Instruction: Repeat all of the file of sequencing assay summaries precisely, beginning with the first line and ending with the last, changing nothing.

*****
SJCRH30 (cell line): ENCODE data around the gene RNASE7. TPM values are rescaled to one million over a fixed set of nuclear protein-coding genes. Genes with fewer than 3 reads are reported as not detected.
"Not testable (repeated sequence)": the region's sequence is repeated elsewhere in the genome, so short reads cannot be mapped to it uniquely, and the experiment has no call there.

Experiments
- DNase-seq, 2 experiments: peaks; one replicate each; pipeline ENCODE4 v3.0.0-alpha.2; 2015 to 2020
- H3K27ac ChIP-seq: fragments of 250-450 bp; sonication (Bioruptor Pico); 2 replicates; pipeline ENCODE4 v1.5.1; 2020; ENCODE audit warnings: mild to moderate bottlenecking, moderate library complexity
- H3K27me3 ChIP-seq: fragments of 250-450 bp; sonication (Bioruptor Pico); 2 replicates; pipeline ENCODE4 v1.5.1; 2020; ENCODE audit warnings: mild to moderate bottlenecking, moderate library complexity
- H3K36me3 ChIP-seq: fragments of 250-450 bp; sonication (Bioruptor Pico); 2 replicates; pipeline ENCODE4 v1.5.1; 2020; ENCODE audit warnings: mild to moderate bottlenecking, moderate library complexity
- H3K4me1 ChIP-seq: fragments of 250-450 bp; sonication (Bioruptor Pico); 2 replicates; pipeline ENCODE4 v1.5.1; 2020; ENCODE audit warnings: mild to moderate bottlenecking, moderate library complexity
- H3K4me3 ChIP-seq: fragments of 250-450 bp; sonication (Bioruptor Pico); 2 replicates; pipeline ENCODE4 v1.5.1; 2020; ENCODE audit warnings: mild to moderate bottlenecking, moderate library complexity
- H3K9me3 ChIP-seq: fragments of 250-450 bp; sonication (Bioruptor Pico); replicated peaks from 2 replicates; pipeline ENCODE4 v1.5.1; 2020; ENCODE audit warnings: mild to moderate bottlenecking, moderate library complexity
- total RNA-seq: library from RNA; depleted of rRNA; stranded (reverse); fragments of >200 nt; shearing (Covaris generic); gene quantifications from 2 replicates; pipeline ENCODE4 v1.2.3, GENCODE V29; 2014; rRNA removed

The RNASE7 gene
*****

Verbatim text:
SJCRH30 (cell line): ENCODE data around the gene RNASE7. TPM values are rescaled to one million over a fixed set of nuclear protein-coding genes. Genes with fewer than 3 reads are reported as not detected.
"Not testable (repeated sequence)": the region's sequence is repeated elsewhere in the genome, so short reads cannot be mapped to it uniquely, and the experiment has no call there.

Experiments
- DNase-seq, 2 experiments: peaks; one replicate each; pipeline ENCODE4 v3.0.0-alpha.2; 2015 to 2020
- H3K27ac ChIP-seq: fragments of 250-450 bp; sonication (Bioruptor Pico); 2 replicates; pipeline ENCODE4 v1.5.1; 2020; ENCODE audit warnings: mild to moderate bottlenecking, moderate library complexity
- H3K27me3 ChIP-seq: fragments of 250-450 bp; sonication (Bioruptor Pico); 2 replicates; pipeline ENCODE4 v1.5.1; 2020; ENCODE audit warnings: mild to moderate bottlenecking, moderate library complexity
- H3K36me3 ChIP-seq: fragments of 250-450 bp; sonication (Bioruptor Pico); 2 replicates; pipeline ENCODE4 v1.5.1; 2020; ENCODE audit warnings: mild to moderate bottlenecking, moderate library complexity
- H3K4me1 ChIP-seq: fragments of 250-450 bp; sonication (Bioruptor Pico); 2 replicates; pipeline ENCODE4 v1.5.1; 2020; ENCODE audit warnings: mild to moderate bottlenecking, moderate library complexity
- H3K4me3 ChIP-seq: fragments of 250-450 bp; sonication (Bioruptor Pico); 2 replicates; pipeline ENCODE4 v1.5.1; 2020; ENCODE audit warnings: mild to moderate bottlenecking, moderate library complexity
- H3K9me3 ChIP-seq: fragments of 250-450 bp; sonication (Bioruptor Pico); replicated peaks from 2 replicates; pipeline ENCODE4 v1.5.1; 2020; ENCODE audit warnings: mild to moderate bottlenecking, moderate library complexity
- total RNA-seq: library from RNA; depleted of rRNA; stranded (reverse); fragments of >200 nt; shearing (Covaris generic); gene quantifications from 2 replicates; pipeline ENCODE4 v1.2.3, GENCODE V29; 2014; rRNA removed

The RNASE7 gene